Ann Arbor city budget forecast: Future looks brighter
The city's chief financial officer gave a relatively upbeat budget forecast for the coming year, telling council members to expect more revenue to work with in budgeting.
"It's been a while since I've given you a forecast with an increase in revenues," Crawford said, pointing out property tax revenue projections are up.
"It is indeed a more sunny outlook than we've had in the last several years," agreed Mayor John Hieftje.
A year ago, the city adopted a two-year budget plan that included deep cuts, but city officials are revisiting the second year of that plan before the new fiscal year starts July 1.
The previous plan had recurring general fund revenues and expenditures balanced at $77.8 million. City officials now predict general fund revenues will come in $900,000 higher than planned, while expenses are expected to be down by $700,000.
And that's even after a series of budget revisions that have the city looking to avoid further staffing cuts in the police department.
The budget plan presented by Crawford shows the city canceling nine planned job eliminations in the police department and adding an extra officer position.
Whether the city will avoid the planned elimination of five firefighters remains to be seen, Crawford said, noting the city still is in negotiations with the firefighters union.
Another $200,000 in increased revenue from fire inspections is expected, which Crawford attributed to Fire Chief Chuck Hubbard's renewed emphasis on fire prevention.
Some losses of revenue offset some of the gains.
Expenditures are going down largely due to the outsourcing of police dispatch operations and savings in health care costs due to union concessions.
Other than losing 19 dispatch positions due to shifting those responsibilities to the county, and possibly five positions in fire, there are no major job eliminations planned now.
The council is planning another working session on Feb. 27 that could go more in depth on the police budget, and another on March 12 that could go more in depth on the fire budget. If necessary, there could be another budget working session on March 26.
The city administrator is expected to release his official recommended budget April 16, followed by a public hearing on May 7 and council consideration on May 21.
There was one highlight on the expenditure side that caused one council member to remark "oops" Monday night: Energy costs are going up by $300,000.
"This is primarily driven by street lights," Crawford said. "There was an audit done on street lights and actually DTE has more street lights than they realized they should be billing us for."
The original budget plan for 2012-13 was to cut human services funding by another $49,000, but the new plan is to increase it by $39,000 — an $88,000 swing.
The administration also is proposing that park maintenance be increased, returning city parks to a 14-day mowing cycle instead of a 19-day mowing cycle.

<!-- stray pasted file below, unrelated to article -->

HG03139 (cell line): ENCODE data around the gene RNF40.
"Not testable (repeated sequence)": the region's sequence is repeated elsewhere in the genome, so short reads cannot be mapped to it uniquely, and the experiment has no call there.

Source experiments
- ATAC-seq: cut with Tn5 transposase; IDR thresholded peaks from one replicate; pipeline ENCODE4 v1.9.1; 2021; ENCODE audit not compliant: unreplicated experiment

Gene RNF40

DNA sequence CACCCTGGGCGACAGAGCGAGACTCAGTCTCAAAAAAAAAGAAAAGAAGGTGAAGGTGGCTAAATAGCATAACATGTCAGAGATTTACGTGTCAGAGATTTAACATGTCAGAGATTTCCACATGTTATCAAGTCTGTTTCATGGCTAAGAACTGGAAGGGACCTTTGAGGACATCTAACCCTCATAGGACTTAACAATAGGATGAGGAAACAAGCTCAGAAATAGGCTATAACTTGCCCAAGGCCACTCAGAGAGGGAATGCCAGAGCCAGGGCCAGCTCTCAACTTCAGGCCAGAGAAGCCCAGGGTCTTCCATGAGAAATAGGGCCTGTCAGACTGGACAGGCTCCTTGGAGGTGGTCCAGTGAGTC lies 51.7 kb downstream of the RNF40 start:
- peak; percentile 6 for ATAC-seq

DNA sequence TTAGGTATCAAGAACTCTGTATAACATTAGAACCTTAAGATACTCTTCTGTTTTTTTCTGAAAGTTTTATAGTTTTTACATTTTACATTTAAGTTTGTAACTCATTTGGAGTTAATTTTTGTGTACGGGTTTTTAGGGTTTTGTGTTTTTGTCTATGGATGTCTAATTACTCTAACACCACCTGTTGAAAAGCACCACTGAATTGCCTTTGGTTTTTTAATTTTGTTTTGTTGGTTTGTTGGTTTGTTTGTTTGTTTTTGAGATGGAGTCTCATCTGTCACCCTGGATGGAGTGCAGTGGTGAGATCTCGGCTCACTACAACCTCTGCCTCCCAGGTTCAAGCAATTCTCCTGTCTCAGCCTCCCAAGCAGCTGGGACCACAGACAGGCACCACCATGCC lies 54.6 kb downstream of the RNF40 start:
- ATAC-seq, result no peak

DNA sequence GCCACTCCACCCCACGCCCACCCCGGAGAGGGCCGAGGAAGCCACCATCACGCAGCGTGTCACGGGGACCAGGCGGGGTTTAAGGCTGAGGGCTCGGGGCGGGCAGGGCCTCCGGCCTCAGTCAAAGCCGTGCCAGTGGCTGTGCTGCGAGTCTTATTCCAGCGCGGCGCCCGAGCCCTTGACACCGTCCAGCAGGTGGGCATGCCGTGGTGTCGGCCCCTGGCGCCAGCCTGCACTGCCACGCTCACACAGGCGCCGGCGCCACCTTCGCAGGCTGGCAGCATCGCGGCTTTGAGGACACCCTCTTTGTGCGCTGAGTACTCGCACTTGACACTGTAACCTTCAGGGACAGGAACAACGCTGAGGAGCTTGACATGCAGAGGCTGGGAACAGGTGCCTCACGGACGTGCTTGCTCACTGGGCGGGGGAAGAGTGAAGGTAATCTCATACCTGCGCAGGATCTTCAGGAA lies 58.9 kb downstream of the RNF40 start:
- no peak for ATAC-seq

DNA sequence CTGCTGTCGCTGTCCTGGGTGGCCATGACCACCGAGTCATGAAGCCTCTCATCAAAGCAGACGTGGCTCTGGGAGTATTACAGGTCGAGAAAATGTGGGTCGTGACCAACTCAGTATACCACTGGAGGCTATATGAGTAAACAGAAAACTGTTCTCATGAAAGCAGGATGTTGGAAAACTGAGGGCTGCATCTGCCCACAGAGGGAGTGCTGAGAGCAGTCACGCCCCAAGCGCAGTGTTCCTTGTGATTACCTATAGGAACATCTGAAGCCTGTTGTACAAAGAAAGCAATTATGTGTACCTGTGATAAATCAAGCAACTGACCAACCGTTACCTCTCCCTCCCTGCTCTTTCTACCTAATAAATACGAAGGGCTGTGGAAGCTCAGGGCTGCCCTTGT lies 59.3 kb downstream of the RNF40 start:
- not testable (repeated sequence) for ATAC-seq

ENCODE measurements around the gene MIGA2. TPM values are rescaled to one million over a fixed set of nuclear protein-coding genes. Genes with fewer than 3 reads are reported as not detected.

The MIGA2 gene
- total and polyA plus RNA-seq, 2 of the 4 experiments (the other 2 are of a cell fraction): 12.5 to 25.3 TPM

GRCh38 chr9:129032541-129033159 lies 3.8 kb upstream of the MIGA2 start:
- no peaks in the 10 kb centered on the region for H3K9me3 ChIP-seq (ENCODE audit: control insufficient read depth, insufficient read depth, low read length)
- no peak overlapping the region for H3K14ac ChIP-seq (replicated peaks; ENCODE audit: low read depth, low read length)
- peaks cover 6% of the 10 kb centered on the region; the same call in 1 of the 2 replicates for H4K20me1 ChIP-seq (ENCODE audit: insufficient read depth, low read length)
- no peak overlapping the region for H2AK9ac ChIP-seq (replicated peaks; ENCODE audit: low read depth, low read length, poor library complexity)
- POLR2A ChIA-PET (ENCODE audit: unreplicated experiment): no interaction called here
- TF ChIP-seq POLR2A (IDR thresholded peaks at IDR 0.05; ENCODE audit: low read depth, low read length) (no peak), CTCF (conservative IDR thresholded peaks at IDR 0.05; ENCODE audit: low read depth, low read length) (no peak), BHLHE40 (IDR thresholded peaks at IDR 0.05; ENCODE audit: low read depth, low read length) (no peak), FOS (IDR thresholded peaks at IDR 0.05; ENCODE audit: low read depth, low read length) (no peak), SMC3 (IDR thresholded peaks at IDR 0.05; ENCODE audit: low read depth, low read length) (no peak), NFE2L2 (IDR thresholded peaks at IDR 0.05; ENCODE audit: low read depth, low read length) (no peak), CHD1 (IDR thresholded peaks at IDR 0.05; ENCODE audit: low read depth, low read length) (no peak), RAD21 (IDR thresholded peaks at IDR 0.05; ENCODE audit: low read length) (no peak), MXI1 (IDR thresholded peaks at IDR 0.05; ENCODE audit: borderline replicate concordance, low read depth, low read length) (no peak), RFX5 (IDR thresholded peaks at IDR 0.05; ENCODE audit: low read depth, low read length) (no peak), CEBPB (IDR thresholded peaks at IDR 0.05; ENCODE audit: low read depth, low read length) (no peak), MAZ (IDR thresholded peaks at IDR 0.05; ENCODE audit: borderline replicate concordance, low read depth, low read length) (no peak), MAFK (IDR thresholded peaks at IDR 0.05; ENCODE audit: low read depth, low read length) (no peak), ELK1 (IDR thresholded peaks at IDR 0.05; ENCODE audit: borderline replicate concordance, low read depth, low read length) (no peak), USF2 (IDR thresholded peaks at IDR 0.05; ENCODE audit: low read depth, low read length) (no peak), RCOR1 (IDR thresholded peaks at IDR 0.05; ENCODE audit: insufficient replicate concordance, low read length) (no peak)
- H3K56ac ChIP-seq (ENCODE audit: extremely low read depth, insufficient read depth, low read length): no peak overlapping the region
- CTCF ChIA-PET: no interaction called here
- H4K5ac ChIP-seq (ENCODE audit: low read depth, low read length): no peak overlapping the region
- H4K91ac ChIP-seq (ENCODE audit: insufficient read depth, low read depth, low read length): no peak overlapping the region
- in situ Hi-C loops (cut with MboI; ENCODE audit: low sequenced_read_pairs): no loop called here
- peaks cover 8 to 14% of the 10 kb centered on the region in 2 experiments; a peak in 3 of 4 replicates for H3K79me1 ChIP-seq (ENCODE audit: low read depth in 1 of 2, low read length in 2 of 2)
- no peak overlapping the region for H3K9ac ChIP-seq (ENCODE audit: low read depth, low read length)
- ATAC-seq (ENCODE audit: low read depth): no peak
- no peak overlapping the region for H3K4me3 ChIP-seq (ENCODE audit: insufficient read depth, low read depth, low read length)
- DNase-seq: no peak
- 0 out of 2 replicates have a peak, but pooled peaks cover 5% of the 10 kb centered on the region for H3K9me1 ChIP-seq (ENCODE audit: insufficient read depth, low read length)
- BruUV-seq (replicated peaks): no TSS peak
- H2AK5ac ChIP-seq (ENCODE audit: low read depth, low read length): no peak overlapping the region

Even with those changes, there still is a $1.6 million savings identified. Crawford is recommending the council sock away $1.4 million in the general fund cash reserves, and use about $150,000 to start a police officer recruiting program.
Police Chief Barnett Jones was there to talk about the pilot program, telling council members it will help make sure well-trained officers are in line to fill vacancies when they arise.
Each of the part-time recruits would work up to 1,500 hours a year and assist in making arrests and booking suspects. He said they'd be assigned to the downtown most of the time.
"And every time we have an available opening, one of those police recruits would be promoted to the rank of police officer," he said.
The Ann Arbor Police Department is in a transition state, Jones said. Nine police officers retired at the end of 2011, opening the door for some promotions and new hires.
Jones said he recently thought he had lined up nine new hires. The department spent time evaluating them, but most of them didn't work out, he said.
"It's a little hard to hire people. Everybody is competing out there for new hires right now," he said. "I lost a couple of the new recruits to other agencies and some of them had some things in their background that were just not going to be perfect fits for us."
Jones said he hopes to be able to tell council members by the end of this month that all the vacancies in the department are filled.
Hieftje said he's particularly interested in seeing a stronger police presence in the downtown to combat nuisance crimes like aggressive panhandling.
The budget documents given to council members show the city expects to save $222,000 by replacing the nine retired officers with new hires at lower wages.
Due to what he called a "precarious economic environment," Crawford said he's asking council members to set a new minimum fund balance policy so that general fund cash reserves equal 15 to 20 percent of the budget. The current policy is 8 to 12 percent.
"This is a time for restraint on spending," Crawford said, adding the city should shoot for a higher fund balance to allow some leeway in case of another economic downturn.
The city experienced a surplus in its general fund for the last fiscal year, with revenues of nearly $81.1 million and expenditures of $80.9 million. The unassigned fund balance for the general fund was about $10.5 million or 13 percent of budget at year's end.
Crawford said the budget for the current fiscal year is projected to break even, despite previously plans to dip $1.56 million into fund balance.
"Staff is working very hard to try to break even," he said. "We have many activities going on to try to do that."